SAN LEANDRO -- As graduation day approaches, some high school seniors without college plans fear they may have missed their chance to pursue higher education at the school of their dreams.

Hundreds of students in the East Bay were told this week that community college can be the key to their higher education goals, while saving them money.

"Honestly, the first two years in general ed, you are all taking the same classes, so it doesn't matter if you take them at a UC, or a CSU or a community college," 19-year-old Joy Obiri told a crowd of seniors at San Leandro High School on Thursday. Obiri, a chemistry major who transferred from a community college to UC Berkeley, interned at Intel during her second year at the community college and appreciated the smaller class sizes the school offered.

The gathering was one of 10 events from Oakland to Fremont offered all week as part of Alameda County Higher Education Week to provide worried seniors options and juniors a chance to meet up to 35 university recruiters from all over the country.

The event, now in its second year, was hosted by the Alameda County Office of Education, Cal State East Bay and UC Berkeley in partnership with the San Leandro, San Lorenzo, Oakland, Hayward and Fremont school districts. High school campuses were selected based on low test scores, officials said.

The events "bridge the gap between underrepresented students and higher education opportunities," said L. Karen Monroe, associate superintendent of education for the ¿office of education, in a statement.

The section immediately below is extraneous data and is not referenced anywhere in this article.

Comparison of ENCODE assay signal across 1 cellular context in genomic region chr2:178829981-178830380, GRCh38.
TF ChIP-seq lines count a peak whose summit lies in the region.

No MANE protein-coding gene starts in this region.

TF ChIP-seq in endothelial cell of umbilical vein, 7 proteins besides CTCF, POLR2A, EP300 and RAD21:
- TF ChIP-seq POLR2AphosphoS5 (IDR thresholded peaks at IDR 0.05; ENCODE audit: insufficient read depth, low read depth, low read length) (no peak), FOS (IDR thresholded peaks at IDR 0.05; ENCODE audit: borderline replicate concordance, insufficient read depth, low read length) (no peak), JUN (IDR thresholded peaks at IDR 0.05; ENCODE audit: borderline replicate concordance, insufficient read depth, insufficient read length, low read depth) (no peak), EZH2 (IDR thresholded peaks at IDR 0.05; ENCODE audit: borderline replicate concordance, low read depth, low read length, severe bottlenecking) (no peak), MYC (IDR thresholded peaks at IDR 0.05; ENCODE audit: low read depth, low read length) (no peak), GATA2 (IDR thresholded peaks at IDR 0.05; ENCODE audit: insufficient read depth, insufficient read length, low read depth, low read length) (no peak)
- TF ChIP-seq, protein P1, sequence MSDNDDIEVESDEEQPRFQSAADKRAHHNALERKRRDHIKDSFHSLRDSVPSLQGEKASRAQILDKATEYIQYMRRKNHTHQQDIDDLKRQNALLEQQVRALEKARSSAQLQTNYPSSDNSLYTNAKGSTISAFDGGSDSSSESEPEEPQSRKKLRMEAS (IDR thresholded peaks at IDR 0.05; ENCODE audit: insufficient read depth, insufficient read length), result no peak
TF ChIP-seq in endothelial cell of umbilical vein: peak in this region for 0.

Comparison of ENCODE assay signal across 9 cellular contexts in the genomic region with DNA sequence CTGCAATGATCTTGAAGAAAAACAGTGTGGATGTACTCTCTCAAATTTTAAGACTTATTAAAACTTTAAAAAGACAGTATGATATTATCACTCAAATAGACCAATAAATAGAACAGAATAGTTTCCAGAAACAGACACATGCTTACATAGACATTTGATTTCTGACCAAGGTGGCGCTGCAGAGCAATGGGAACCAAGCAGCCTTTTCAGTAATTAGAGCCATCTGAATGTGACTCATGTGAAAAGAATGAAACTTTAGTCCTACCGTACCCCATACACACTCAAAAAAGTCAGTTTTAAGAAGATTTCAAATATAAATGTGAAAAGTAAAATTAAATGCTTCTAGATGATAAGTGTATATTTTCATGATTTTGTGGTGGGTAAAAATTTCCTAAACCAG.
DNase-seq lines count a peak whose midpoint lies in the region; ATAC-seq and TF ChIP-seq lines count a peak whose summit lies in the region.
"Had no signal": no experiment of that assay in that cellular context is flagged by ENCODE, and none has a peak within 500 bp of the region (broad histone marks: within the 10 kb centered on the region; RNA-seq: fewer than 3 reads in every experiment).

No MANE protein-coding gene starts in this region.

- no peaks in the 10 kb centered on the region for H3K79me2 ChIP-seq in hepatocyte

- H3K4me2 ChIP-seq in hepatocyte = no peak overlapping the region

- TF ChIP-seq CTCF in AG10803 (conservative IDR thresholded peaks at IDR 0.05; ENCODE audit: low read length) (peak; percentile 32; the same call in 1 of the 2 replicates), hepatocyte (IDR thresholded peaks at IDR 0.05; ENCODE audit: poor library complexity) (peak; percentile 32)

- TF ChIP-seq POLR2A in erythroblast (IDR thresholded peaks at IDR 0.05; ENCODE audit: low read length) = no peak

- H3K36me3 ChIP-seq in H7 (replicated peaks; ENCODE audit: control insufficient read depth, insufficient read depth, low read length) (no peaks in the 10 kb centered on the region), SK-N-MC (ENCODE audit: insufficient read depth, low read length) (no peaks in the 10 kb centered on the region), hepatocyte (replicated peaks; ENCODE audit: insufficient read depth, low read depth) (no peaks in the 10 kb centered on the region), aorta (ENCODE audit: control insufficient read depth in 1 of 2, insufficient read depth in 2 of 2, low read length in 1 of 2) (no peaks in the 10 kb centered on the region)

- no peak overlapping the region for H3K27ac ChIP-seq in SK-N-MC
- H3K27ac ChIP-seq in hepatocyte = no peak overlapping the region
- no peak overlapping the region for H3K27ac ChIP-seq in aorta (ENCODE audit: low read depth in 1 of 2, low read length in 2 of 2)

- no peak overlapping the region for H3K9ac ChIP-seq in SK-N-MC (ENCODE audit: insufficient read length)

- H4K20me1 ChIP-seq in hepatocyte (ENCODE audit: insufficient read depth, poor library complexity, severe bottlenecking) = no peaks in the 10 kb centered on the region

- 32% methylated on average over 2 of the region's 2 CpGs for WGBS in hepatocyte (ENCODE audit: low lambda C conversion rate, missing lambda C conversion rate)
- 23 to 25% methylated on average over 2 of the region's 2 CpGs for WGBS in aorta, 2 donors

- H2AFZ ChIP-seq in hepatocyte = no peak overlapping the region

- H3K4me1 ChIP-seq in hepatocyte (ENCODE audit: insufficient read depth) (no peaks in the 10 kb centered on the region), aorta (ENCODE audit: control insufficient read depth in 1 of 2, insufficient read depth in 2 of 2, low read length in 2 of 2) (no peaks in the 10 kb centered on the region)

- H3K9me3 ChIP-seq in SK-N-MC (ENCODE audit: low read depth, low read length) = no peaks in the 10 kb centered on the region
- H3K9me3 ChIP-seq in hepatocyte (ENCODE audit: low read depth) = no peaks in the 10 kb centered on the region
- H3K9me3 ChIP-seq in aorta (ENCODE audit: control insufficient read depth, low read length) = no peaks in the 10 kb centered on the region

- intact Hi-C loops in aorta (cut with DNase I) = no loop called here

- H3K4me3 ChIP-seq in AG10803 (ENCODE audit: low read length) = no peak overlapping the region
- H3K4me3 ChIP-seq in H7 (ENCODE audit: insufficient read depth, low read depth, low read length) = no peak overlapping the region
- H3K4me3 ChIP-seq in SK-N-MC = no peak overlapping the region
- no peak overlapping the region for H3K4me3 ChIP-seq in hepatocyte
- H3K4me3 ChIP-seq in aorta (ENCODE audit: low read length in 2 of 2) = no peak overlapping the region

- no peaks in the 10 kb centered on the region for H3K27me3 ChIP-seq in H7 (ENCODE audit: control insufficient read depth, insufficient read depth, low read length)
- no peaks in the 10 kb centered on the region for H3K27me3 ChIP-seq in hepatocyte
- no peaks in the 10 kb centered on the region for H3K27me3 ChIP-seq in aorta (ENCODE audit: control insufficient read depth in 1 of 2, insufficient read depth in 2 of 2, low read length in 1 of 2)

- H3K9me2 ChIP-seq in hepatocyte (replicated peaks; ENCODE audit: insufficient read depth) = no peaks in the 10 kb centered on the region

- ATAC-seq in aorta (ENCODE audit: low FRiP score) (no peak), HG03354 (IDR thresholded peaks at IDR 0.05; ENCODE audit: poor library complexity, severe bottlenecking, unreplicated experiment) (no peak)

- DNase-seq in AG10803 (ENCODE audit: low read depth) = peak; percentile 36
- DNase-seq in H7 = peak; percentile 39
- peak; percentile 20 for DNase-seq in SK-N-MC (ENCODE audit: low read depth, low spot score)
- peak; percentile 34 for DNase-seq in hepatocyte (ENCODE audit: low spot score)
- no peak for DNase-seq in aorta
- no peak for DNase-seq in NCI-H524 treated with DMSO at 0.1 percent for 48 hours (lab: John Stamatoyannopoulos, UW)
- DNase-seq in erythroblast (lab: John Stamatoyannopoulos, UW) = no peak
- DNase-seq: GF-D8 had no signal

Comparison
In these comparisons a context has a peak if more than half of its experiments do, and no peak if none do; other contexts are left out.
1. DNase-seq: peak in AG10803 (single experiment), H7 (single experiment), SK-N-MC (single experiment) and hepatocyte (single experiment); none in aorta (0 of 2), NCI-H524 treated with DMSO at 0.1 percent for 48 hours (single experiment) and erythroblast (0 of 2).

At Thursday's senior workshop in San Leandro, students learned that some community colleges offer study abroad programs and that a Transfer Admission Guarantee program is available at six UC schools.

Jorge Benavides, of Costa Rica, told San Leandro seniors that if he can transfer from Oakland's Laney College to UC Berkeley, anyone can.

"I am a high school dropout. I was an illegal immigrant in the United States for a long period of my life. I got married, and I have a 3-year-old daughter," he said, wearing a Cal baseball cap. Community college, he said, "is the great secret. You are so lucky, you have no idea. You live in the Bay Area with top-notch everything. Silicon Valley is right there. Apple is an hour away from here," as are Stanford and UC Berkeley, he said.

"You are next to some of the smartest people on the planet. ... Seize on that and make it work to your advantage. It is really going to change your life."

San Leandro High seniors Deon Barron, who wants to study criminal justice and become a detective, and Yaneivi Quinn said the session was inspirational.

"It made me think it's not where you start, it's where you end," Barron said.

Quinn said higher education costs are an obstacle, but she hopes to soon receive a financial aid package to attend Fisk University in Nashville, Tenn.

"The more conversations you have about it, it's easier for you to understand and know what to expect," she said.

Money is also the issue for Kiyoshi Ito, who was accepted to state universities in the East Bay, Sacramento and San Jose. Ito wants a bachelor's degree, so he might more easily rank up and become a fire chief someday.

"Four years there is $100,000. ... We don't really have money right now, and I kind of messed up. I didn't apply for scholarships as much as I could have, so I am going to learn from my high school mistake and go to Berkeley City (College), then transfer out and go to University of Hawaii and use the money I can find," he said.

When senior Tekia Doby's college plans didn't pan out, she was discouraged and resisted the thought of attending community college at first.

"Since things didn't work out, and my family kind of looked down on community college, I was kind of discouraged about going," she said. "I was, like, 'Fine, then I just won't go,' but then that wouldn't help me pursue my career in medical, being a nurse. I am going to start off at community college."

Ashly McGlone covers San Leandro, San Lorenzo and the Washington Township Health Care District. Contact her at 510-293-2463. Follow her at Twitter.com/ashlyreports.